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The strengths and limitations of the study

The strengths of this study are that all of our patients underwent standard CAG, the gold standard way of diagnosing CAD, to quantify the coronary atherosclerotic lesion, and that all of our patients were free from thyroid related history or drugs, which minimized underlying hybrid effects to a large degree. The limitations of study were unavoidable. First, this is a single-center study with limited sample size. Thus, our results need to be verified in multi-center study with larger sample size. Second, as a cross-sectional study, causal relationship could not be determined. Further prospective study is warranted. Last but not least, missing data of adjusted variables existed. However, we conducted sensitivity analysis through multiple imputation and confirmed the robustness of the results. Due to lack of data, the positive association between thyroid hormones and resting heart rate under euthyroid condition, which has been revealed by Steinberger et al. [5], was not explored further in this study.


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Conclusion

In this study, we found even in euthyroid population, higher FT3 level may be significantly and inversely associated with severity of coronary atherosclerosis, independent of traditional risk factors of CAD. FT3/FT4 ratio may be remarkably correlated with the prevalence of CAD, following adjustment for age and sex. Our findings offered some enlightenments to importance of screening of thyroid function and appropriate levels of thyroid hormone. Further studies are warranted to verify the results and explore the underlying mechanisms.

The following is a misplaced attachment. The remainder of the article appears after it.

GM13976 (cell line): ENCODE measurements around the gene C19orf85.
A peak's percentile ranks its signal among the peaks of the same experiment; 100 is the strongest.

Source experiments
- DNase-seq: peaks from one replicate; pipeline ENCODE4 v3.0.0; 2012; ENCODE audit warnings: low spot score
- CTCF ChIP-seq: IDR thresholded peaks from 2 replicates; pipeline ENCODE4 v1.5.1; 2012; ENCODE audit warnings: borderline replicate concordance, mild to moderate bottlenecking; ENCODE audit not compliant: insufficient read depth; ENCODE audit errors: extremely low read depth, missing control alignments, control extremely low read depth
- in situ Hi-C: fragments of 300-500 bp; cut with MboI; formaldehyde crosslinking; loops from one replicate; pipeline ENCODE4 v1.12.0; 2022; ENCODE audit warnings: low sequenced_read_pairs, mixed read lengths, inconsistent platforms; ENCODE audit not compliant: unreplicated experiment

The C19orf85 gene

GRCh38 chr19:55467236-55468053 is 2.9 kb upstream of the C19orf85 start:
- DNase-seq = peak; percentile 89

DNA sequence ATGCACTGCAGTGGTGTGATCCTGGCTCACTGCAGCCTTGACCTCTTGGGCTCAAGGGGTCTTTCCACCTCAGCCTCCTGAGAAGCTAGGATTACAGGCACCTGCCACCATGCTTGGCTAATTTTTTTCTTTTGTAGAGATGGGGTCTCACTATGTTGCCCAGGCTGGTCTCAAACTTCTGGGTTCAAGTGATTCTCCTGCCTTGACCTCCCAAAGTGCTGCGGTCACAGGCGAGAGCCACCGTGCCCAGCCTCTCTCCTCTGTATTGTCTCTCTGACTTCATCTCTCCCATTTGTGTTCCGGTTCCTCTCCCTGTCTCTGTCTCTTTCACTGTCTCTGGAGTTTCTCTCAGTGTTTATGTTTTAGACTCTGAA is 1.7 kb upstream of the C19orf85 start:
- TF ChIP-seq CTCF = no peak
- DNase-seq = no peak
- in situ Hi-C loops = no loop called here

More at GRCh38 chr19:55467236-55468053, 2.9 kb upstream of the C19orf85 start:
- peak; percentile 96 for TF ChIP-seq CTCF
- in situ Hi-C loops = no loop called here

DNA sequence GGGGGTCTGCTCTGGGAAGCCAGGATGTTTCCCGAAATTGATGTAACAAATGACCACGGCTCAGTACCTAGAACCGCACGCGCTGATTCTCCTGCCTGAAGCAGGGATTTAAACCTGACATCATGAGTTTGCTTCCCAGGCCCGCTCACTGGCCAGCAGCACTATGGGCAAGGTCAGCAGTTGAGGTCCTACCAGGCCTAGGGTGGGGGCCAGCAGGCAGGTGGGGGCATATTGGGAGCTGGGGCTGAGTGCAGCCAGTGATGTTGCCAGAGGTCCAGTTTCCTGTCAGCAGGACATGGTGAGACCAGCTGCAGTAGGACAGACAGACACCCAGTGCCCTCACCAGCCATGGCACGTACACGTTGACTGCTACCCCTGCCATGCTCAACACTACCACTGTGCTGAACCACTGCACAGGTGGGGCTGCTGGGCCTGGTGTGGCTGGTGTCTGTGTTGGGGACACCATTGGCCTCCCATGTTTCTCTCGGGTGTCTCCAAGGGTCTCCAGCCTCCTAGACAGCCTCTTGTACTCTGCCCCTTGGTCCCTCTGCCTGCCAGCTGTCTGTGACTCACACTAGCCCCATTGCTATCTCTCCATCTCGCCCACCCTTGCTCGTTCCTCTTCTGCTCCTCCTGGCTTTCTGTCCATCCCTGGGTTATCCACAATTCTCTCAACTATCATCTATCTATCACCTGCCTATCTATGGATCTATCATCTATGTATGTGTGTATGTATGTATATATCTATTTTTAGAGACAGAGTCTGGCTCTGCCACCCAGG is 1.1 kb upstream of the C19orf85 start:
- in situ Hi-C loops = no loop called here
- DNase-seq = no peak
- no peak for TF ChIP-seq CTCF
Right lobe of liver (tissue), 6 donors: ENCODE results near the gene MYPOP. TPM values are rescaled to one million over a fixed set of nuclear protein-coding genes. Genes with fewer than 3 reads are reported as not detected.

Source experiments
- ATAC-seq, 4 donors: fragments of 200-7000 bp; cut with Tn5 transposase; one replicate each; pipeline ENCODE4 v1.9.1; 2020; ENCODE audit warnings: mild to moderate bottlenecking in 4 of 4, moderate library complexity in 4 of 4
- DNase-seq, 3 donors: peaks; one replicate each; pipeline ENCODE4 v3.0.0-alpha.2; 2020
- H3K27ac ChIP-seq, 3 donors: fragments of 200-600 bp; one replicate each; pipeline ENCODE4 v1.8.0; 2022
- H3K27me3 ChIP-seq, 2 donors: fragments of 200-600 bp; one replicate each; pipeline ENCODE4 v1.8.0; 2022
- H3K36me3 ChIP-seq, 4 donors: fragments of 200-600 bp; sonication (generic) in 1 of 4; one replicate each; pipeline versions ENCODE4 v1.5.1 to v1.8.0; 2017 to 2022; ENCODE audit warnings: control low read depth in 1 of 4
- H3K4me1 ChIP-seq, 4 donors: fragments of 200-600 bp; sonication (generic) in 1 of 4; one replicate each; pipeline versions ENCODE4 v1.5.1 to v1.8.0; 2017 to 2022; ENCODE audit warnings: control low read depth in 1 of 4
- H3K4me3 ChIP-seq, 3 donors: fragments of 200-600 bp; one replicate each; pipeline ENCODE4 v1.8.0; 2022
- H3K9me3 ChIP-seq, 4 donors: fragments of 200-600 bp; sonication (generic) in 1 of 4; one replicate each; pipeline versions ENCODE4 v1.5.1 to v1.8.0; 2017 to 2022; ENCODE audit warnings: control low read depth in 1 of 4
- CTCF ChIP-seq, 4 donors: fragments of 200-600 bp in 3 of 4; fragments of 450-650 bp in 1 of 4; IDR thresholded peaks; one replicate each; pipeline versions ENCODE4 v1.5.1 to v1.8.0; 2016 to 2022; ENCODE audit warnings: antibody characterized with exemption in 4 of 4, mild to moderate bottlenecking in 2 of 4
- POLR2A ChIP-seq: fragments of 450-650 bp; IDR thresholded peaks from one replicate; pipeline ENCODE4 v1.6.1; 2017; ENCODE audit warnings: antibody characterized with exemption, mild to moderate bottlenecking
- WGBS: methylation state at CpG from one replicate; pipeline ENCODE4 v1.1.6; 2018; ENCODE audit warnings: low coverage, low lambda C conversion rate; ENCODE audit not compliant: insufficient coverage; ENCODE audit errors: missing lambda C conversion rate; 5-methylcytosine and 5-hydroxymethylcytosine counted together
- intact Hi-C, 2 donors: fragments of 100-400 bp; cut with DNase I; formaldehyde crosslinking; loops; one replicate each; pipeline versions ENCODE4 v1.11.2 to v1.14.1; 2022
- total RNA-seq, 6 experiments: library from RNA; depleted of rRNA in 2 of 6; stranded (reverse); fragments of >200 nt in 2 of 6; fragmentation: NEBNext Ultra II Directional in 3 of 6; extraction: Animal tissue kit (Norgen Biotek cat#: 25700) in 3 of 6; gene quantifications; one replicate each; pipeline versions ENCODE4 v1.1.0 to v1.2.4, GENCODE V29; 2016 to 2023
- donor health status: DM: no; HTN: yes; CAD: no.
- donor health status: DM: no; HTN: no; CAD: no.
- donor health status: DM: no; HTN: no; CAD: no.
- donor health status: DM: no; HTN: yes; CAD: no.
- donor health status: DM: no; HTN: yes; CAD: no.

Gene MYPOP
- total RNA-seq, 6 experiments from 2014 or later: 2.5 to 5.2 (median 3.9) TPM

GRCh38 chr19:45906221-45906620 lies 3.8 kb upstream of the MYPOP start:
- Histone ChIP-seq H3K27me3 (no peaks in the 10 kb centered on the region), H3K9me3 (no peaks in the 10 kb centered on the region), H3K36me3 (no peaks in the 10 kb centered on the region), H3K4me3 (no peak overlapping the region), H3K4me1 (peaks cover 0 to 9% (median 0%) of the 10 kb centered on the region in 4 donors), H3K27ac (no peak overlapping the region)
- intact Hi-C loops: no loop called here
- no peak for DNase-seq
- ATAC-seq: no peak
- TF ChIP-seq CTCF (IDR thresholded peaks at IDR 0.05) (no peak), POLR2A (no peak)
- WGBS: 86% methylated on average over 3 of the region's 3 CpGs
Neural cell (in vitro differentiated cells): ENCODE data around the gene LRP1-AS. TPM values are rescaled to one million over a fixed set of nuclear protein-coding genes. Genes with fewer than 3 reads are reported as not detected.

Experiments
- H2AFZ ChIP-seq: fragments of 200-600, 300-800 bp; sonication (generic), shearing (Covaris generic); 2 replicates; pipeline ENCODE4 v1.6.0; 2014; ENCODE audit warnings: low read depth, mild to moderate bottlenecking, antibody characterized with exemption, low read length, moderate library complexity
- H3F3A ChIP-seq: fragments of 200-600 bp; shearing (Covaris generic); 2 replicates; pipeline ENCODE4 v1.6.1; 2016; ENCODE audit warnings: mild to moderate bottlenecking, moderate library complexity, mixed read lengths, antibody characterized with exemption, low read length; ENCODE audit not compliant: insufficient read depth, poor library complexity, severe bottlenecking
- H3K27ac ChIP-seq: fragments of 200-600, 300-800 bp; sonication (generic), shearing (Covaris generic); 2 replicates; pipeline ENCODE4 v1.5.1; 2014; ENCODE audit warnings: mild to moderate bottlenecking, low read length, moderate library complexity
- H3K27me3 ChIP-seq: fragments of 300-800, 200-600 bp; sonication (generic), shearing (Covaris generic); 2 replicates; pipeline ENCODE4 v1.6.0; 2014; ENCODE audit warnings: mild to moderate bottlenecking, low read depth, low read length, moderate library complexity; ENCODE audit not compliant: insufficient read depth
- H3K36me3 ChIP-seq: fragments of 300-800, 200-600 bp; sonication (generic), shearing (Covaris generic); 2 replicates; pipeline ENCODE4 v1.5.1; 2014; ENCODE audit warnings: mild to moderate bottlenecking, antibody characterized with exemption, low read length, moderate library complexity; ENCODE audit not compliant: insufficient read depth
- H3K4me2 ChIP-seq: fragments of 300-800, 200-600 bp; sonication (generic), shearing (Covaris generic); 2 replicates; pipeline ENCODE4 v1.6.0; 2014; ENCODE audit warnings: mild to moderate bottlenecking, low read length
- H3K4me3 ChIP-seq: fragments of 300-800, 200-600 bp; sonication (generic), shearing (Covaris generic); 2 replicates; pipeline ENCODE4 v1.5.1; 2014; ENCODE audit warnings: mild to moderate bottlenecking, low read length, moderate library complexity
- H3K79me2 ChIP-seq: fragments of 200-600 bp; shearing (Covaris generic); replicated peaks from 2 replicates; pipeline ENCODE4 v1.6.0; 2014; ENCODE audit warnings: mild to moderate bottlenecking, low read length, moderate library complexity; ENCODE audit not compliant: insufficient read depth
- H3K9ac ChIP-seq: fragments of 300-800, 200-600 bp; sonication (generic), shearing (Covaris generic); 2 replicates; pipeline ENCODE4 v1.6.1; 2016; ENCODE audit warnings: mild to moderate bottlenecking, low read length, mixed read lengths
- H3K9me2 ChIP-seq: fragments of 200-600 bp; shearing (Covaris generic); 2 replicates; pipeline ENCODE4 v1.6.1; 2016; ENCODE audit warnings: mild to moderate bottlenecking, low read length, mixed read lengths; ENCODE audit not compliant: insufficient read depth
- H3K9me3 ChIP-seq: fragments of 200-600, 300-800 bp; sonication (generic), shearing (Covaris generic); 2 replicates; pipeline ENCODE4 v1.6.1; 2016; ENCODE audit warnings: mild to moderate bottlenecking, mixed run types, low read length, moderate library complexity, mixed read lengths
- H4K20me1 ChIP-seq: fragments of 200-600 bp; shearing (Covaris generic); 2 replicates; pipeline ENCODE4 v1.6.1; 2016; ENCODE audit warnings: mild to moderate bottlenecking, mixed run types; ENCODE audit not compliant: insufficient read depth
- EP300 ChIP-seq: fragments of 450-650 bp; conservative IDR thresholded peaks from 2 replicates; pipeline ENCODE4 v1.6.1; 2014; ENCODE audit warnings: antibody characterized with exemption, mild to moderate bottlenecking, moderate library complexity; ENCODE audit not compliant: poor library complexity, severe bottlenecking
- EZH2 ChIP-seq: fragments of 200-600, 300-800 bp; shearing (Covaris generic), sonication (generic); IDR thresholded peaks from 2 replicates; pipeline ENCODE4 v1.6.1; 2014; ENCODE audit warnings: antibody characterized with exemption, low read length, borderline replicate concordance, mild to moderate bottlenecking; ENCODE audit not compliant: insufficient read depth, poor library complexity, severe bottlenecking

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Conflicts of Interest

The authors declare that they have no conflict of interest.

Supplementary Material


Correspondence

Huijuan Zhu
Key Laboratory of Endocrinology of National Health
Commission
Department of Endocrinology
State Key Laboratory of Complex Severe and Rare Diseases
Peking Union Medical College Hospital
Chinese Academy of Medical Science and Peking Union
Medical College
100730 Beijing
China   

Fengying Gong
Key Laboratory of Endocrinology of National Health Commission
Department of Endocrinology
State Key Laboratory of Complex Severe and Rare Diseases Peking Union Medical College Hospital
Chinese Academy of Medical Science and Peking Union Medical College
100730
Beijing
China   
Phone: +86/10/69151 561   

Publication History

Received: 03 August 2021

Accepted after revision: 30 November 2021

Article published online:
05 January 2022

© 2022. Thieme. All rights reserved.

Georg Thieme Verlag
Rüdigerstraße 14, 70469 Stuttgart, Germany


Zoom Image
Fig. 1 Flowchart of coronary atherosclerosis screening and quantification in patients. CAG: Coronary arteriography; CABG: Coronary artery bypass grafting; PCI: Percutaneous transluminal coronary intervention; CAD: Coronary artery disease.
Zoom Image
Fig. 2 Stratified analyses of the association between FT3 and Gensini Score according to various baseline characteristics. The analysis was adjusted for all of these variables, including age, sex, BMI, active smoking, hypertension, diabetes, HbA1c, LDL-C, HDL-C, and TG, except for the specific stratification variable of that analysis.